• Gate. The gate assigned for the flight.
    • ICAO. Company’s ICAO code.
    • STD. Scheduled Time for Departure.
    • TOBT. Target Off-Block Time. It is the target time for the Off-Blocks Time (see AOBT)
    • TSAT. Target Start Up ApprovalTime. See ASAT.
  • We included some time’s milestones (TOBT, TSAT, AOBT, ASAT) related to A-CDM philosophy in order to approach the AODB to this new work collaboration paradigm. There just a few of the huge times complexity of A-CDM. You can find a big list of time milestones here www.aeriaa.com/on-the-aeriaa-airport-dashboard-part-v-time-milestones/
  • Billing the services provided by the airport or ground handler that the airline must pay. The services could be the push-back service, the jetways, follow me car, baggage handling, counters, etc.

DSCF0047.JPG

Building our AODB System mock-up. Image Credit: Pedro Garcia

On the Aeriaa Airport Dashboard (part VI). Events Logger

Some days ago, a friend of mine, Ram, put me on the track of Splunk, I’ve never noticed it, so I downloaded it and at the first glance I knew it was perfect for the Logger component of the Dashboard’s architecture, let’s remember it (if you are new to this blog see the previous posts):

Aeriaa Dashboard Project - Logger

So, I put to test a little with it. Let see all after the jump.

On the Aeriaa Airport Dashboard (part V) – Time milestones.

Before processing thousands of events, scenarios, etc. for feeding the Dashboard, I would like to show the a dimension that put in context almost every event. The time dimension. Delays are the “Oh, no, a delay again, what was the captain reason this time?” The late arrival of the plane, air regulation over the airport…I heard once that the guilty factor was the “shamefulness of being part of an airline because the ramp handling staff were late….some other details were given by the captain and it was a gesture of honesty”. We, the passengers only concern about only time milestone, the scheduled departure time of our flight, and pray for not have a big delay, but there are always 10, 15 minutes of courtesy. In this post, you will see dozens of time milestones, that impact over all the punctuality process of the flight operation and consequently will be marked in the Dashboard we are defining in this blog (this is the part V of this series).

Airport timetable

On the Aeriaa Airport Dashboard. (part IV) Events

It’s time to talk about the airport’s events, one of the more complex situation in the airport’s management is to monitorize the thousand of events that are fired every day and manage them in order to take decisions. Events as flights delays, long check-in lines, the time milestones of a fligh operation (I will talk about some of them soon), aircraft maintenance, refuelling, weather conditions, security and safety incidents, baggage processing phases, air navigation events, terminal comfort (illumination, heating…), etc, etc. If there is a place where the “butterfly effect” take place this is an airport. A simple event can raise delays not only in the airport, but it will cause delays in other networked airports. It’s familiar to you the Captain’s apologize. “We are sorry for the departure’s delay, it is caused due a ‘late’ arrival of the previous flight…”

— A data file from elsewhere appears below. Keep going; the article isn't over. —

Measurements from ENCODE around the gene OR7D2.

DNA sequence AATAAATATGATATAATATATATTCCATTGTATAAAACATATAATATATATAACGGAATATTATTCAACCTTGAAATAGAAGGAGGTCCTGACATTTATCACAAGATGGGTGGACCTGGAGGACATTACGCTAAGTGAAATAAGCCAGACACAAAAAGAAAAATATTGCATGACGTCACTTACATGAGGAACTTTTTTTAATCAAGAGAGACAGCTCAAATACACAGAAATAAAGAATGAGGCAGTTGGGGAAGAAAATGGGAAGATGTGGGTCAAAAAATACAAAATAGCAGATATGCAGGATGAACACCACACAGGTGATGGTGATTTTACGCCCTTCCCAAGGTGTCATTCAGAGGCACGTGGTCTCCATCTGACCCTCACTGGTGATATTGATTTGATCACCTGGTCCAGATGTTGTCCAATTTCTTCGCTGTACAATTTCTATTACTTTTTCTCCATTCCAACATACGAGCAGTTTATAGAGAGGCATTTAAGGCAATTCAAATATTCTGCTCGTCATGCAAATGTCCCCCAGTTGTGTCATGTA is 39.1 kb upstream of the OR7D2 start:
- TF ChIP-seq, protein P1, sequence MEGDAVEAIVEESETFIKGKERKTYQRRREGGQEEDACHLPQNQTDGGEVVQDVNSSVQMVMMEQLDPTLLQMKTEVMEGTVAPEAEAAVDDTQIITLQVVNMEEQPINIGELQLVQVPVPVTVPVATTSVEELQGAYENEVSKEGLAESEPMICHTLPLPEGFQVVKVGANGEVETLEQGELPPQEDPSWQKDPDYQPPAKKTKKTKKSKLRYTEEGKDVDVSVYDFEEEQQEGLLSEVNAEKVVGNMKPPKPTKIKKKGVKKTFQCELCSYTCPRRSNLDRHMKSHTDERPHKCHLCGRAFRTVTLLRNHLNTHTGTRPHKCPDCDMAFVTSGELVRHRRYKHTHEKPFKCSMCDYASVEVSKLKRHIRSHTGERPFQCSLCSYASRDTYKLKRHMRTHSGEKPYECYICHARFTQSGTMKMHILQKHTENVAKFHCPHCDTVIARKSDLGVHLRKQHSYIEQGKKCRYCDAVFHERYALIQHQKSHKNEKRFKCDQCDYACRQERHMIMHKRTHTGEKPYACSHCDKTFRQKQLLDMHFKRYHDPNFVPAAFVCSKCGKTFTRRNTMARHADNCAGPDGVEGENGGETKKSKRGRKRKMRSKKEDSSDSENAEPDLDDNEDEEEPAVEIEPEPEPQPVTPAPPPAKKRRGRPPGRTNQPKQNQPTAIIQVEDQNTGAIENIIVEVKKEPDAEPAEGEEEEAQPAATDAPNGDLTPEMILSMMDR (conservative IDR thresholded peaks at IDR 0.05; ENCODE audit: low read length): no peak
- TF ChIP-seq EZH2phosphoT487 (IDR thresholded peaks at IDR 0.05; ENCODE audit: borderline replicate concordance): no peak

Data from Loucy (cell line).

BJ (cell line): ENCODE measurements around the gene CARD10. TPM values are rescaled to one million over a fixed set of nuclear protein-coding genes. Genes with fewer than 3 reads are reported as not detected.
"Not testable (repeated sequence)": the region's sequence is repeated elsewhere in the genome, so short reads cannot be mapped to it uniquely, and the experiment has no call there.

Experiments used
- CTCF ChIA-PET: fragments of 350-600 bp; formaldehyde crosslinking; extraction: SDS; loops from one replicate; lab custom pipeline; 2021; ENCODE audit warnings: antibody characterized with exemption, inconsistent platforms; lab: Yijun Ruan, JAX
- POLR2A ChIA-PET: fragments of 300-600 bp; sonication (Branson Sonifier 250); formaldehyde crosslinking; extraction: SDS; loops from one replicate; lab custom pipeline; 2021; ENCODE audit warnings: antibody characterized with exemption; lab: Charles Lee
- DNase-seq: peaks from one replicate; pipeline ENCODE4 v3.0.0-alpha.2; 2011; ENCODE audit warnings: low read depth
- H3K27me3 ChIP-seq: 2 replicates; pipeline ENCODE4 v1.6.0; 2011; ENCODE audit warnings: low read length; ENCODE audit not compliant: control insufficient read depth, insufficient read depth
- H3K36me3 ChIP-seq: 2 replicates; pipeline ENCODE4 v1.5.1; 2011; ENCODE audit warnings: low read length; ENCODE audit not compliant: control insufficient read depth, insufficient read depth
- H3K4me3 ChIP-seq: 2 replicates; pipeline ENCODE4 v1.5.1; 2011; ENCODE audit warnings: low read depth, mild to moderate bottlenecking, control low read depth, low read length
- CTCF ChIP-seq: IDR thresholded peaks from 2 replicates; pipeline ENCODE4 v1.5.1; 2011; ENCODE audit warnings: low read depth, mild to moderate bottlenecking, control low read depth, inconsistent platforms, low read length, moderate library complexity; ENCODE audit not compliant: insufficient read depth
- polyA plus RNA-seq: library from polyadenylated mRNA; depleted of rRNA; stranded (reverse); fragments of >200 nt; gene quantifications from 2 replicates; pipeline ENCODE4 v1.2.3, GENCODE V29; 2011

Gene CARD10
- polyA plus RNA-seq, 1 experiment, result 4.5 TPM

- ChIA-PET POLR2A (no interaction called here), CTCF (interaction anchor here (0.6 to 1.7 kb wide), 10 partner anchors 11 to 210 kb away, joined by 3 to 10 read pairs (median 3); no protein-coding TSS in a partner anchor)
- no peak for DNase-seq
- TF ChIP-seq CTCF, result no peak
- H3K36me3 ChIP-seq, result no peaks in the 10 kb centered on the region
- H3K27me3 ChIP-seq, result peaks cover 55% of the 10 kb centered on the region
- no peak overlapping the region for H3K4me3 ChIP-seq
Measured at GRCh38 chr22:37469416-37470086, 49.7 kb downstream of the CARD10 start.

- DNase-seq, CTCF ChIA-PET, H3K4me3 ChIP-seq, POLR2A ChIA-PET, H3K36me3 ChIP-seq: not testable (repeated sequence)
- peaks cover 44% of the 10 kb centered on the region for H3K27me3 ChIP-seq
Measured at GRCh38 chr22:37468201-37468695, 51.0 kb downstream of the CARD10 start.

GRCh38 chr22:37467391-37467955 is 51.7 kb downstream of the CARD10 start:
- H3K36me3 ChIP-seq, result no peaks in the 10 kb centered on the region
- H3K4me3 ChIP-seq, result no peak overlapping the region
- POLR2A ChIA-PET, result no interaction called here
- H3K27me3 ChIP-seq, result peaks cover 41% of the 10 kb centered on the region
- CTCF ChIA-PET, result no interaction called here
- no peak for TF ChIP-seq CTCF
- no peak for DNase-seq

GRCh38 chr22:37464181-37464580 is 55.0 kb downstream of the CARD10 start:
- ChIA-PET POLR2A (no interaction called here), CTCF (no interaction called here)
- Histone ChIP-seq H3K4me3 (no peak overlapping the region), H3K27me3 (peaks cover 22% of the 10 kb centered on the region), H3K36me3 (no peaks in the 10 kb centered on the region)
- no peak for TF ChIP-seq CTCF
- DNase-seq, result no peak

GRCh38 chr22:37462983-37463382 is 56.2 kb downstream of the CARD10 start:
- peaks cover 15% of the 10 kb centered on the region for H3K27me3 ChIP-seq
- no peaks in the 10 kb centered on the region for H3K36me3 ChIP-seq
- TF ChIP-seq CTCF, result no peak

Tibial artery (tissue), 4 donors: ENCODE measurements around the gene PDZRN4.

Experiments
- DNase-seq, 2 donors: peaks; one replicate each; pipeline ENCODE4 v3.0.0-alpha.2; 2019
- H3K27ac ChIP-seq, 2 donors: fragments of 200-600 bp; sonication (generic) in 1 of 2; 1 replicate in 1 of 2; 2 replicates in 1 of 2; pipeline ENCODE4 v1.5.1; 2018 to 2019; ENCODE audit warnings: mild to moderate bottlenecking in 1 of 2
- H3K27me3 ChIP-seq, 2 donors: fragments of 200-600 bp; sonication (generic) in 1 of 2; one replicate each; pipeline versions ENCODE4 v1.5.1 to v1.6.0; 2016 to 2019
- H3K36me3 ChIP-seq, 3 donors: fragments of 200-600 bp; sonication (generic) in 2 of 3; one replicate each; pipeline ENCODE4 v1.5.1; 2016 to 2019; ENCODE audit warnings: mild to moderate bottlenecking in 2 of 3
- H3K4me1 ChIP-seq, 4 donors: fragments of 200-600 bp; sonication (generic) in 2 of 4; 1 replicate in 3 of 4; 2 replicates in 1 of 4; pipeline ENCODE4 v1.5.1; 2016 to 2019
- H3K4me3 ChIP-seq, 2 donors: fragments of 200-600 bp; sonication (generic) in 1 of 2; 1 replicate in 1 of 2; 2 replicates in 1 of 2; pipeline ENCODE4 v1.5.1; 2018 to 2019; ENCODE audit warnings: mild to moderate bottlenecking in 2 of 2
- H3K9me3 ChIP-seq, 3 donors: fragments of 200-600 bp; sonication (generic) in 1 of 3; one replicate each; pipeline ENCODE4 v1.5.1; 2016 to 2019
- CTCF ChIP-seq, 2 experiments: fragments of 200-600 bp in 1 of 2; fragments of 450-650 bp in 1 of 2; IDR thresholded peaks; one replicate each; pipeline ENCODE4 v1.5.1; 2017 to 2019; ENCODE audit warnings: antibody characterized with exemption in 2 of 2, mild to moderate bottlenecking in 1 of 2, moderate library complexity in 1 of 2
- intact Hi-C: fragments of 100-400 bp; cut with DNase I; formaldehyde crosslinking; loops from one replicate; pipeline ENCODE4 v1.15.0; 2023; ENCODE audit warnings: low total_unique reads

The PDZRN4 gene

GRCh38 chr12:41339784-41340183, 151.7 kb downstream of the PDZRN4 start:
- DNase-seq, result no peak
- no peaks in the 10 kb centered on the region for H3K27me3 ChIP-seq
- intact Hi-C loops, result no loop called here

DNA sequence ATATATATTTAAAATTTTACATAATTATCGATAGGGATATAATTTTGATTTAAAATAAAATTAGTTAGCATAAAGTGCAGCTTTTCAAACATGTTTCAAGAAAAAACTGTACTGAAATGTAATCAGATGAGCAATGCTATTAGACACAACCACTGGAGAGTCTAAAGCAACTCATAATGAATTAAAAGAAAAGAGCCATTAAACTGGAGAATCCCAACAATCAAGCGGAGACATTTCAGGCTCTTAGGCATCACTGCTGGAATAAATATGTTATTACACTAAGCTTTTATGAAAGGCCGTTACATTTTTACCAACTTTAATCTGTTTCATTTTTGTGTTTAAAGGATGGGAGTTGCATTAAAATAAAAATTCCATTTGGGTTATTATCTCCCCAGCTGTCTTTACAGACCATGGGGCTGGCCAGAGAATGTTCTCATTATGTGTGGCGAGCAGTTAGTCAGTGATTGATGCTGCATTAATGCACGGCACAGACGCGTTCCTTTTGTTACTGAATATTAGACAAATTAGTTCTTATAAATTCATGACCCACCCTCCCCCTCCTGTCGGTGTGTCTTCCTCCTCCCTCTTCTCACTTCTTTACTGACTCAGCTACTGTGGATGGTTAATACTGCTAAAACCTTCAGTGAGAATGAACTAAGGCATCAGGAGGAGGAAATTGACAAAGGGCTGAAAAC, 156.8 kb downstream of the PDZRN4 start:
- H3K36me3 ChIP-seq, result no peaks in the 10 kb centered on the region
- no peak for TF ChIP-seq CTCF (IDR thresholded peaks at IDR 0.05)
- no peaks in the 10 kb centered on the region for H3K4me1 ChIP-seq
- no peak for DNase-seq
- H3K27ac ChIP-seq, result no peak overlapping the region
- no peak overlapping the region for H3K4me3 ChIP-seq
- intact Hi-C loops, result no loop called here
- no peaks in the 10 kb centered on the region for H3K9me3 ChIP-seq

On the Aeriaa Airport Dashboard (part III) – AODB and BHS

Following the Aeriaa Dashboard (see part I and part II), it’s time to talk about data sources, this includes systems that provide information for our Aeriaa Dashboard architecture. In the basic architecture diagram, shown in part II, you can see the Databases and Airport Systems components.

Aeriaa Airport Dashboard Architecture

 

Let’s put in context a couple of systems that we are going to use in our Dashboard.

On the Aeriaa Airport Dashobard (part II). Architecture

Aeriaa Airport Dashboard

In the previous post (On the Aeriaa Airport Dashobard part I) I introduced the environment of this little demo project. I want in this post define the project scope, in order to develop the “Project Charter”

  • Aeriaa airport, principal stakeholder need an airport dashboard for viewing the status of the primary airport processes.
  • These processes (or flows) are: airplane process, passenger processes (departures and arrivals flows), baggage processes and another group (not less important) with security, power, IT, etc.
  • The dashboard will inform about the status and the future trends and affections of processes and between them.
  • Simple navigation, concise, and simplicity with data visualization.
  • We will access to the dashboad from everywhere.

Also, this dashboard will be used as source for process reengineering.

On the Aeriaa Airport Dashboard (part I)

I would like to start this section with a homemade post. I like planes, I like computers, I like airports, I like the connection between techonology and aviation, so lets make a little application related to airports using some technologies, some of them new for me, to build a demo with some sense. The purpose of this demo is technology self learning and for sharing with you some airports concepts.
Let’s start!

Demo App: The Aeriaa Airport Operation Dashboard.

Imagine that there is a big-size airport called Aeriaa International Airport, with a fake IATA code, AEI (some day I’ll post why the airports code are composed) with about 20 million passengers per year and with one huge terminal building.